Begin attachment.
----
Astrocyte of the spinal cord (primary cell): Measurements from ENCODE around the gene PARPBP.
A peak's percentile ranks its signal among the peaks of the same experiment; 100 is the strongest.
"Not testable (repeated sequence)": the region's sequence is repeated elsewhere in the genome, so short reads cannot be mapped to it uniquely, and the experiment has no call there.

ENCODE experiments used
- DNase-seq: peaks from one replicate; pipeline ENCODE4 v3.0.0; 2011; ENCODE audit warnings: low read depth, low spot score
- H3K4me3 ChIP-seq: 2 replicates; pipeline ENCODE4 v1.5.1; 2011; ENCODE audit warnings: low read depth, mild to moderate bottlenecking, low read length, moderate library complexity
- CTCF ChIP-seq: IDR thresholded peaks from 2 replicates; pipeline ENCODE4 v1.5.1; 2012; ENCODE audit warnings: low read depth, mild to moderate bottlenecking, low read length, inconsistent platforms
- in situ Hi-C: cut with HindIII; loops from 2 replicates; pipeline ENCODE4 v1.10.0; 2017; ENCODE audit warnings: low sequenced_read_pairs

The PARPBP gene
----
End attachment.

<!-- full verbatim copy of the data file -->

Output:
Astrocyte of the spinal cord (primary cell): Measurements from ENCODE around the gene PARPBP.
A peak's percentile ranks its signal among the peaks of the same experiment; 100 is the strongest.
"Not testable (repeated sequence)": the region's sequence is repeated elsewhere in the genome, so short reads cannot be mapped to it uniquely, and the experiment has no call there.

ENCODE experiments used
- DNase-seq: peaks from one replicate; pipeline ENCODE4 v3.0.0; 2011; ENCODE audit warnings: low read depth, low spot score
- H3K4me3 ChIP-seq: 2 replicates; pipeline ENCODE4 v1.5.1; 2011; ENCODE audit warnings: low read depth, mild to moderate bottlenecking, low read length, moderate library complexity
- CTCF ChIP-seq: IDR thresholded peaks from 2 replicates; pipeline ENCODE4 v1.5.1; 2012; ENCODE audit warnings: low read depth, mild to moderate bottlenecking, low read length, inconsistent platforms
- in situ Hi-C: cut with HindIII; loops from 2 replicates; pipeline ENCODE4 v1.10.0; 2017; ENCODE audit warnings: low sequenced_read_pairs

The PARPBP gene